#2016 – Demna Gvasalia



Demna Gvasalia and the design collective behind Vetements presented more than one sin in the gothic-style Cathedral of America during their autumn-winter 2016 show. After a sleazy sex-club Le Depot and a cheesy Chinese restaurant, a church seemed to be the next unconventional choice for a show venue – however, the clothes purely (re)defined Vetements and it’s already well known, anti-fashion approach. Calling it a street wear brand is a colossal mistake, when you see the prices of these very well-manufactured coats and dresses, but in fact, Vetements is based on the sweat-shirts, which are transformed into new silhouettes every season. Moving away from the over-sized one, which stormed all the retail points last season, this time the hoodies had something of a zombie-look – the shoulders were lost somewhere in translation, and the solemn faces of the street-cast models perfectly matched the atmosphere of this undergound-kinky collection. The slogans – Sexual Fantasies, Big Daddy, for instance – had nothing in common with a proper communion

Haute couture, or high dressmaking, refers to the art of creating exclusive, custom-fitted fashion for awfully rich women (and men). Couture is constructed by so called petites mains, the little hands of Parisian ateliers, who consider high quality, expensive textiles and extreme attention to detail as their priority. This long and exhausting definition of haute couture applies to all houses who have their exclusive lines working hard to satisfy their high-end customers. Spoiler: Vetements certainly doesn’t match this crowd.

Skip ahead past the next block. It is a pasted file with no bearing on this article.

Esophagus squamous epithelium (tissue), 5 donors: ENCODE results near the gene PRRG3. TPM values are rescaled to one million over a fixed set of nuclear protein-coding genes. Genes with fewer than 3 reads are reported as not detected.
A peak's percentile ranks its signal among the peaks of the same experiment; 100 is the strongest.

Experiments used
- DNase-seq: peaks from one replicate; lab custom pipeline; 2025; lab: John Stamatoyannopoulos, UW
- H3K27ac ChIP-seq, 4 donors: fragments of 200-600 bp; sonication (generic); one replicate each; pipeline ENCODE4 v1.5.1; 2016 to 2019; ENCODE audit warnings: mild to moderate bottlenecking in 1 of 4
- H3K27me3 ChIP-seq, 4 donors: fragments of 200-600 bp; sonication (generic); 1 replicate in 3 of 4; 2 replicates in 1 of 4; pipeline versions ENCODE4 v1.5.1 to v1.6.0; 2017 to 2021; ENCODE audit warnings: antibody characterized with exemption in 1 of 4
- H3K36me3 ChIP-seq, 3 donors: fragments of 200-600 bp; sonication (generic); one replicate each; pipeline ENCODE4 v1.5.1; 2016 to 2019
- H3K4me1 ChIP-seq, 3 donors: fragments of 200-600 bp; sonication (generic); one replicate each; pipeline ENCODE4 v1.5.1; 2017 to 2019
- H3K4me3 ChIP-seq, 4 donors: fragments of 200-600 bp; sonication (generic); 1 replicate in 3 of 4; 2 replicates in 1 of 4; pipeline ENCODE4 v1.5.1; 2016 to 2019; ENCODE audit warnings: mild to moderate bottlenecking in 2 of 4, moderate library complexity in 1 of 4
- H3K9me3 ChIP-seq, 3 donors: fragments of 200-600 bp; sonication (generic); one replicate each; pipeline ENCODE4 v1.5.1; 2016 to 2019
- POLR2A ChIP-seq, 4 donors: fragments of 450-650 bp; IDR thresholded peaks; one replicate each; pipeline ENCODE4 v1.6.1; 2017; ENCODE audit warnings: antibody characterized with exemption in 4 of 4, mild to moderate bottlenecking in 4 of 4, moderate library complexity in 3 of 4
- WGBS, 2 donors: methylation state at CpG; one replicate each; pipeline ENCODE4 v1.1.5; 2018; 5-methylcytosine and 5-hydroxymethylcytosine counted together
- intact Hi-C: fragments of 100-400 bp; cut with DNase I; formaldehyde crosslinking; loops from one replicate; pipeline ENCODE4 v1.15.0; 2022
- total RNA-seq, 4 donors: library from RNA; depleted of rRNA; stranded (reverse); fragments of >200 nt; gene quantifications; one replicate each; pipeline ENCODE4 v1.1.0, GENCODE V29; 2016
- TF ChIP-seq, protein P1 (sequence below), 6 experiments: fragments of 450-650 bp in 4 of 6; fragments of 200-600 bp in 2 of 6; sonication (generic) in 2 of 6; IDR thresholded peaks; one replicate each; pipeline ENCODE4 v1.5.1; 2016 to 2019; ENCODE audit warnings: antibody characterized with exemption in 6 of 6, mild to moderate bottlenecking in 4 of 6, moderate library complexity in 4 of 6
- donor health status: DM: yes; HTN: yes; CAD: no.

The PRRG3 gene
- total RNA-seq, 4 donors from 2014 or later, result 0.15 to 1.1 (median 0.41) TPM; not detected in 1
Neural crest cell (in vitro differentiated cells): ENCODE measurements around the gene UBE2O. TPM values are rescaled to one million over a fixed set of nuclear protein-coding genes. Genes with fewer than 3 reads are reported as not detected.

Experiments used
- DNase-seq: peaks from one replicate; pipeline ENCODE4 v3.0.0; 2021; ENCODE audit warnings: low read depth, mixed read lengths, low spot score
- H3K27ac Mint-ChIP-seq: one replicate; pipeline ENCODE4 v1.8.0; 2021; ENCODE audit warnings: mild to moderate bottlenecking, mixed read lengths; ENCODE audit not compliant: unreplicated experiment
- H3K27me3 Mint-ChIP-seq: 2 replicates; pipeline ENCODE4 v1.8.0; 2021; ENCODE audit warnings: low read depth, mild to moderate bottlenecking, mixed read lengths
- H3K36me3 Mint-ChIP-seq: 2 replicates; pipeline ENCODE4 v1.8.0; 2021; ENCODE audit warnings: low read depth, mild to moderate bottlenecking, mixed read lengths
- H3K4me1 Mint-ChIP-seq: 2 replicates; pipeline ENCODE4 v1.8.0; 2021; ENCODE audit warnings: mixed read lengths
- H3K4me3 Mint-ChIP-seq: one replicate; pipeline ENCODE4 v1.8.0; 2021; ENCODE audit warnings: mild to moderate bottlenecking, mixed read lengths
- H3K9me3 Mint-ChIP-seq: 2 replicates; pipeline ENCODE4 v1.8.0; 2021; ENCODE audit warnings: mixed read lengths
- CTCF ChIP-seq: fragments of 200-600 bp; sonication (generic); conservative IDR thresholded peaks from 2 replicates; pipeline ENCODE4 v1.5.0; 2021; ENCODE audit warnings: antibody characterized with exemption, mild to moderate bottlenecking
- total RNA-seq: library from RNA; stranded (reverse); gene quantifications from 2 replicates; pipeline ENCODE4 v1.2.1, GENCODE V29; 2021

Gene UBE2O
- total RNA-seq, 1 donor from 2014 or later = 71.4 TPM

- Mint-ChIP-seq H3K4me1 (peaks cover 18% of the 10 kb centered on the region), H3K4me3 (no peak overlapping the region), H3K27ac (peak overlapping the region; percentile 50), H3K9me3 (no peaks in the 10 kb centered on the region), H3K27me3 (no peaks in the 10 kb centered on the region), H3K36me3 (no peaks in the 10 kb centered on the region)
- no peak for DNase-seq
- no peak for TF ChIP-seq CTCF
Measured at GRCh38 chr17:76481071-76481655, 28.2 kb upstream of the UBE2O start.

When Demna Gvasalia‘s off-beat label appeared on the calendar of haute couture week in Paris, no one was sure what’s coming. At the beginning of this year, Vetements declared the change of their fashion show schedule, making it more “realistic” for them, and their customers; also, the brand, which is on everybody’s lips, decided to show womenswear and menswear in one show, just like few other brands lately. So, what did really happen during Vetements’ show, in the middle of Elie Saab and Zuhair Murad glamorama? Let’s look back at it.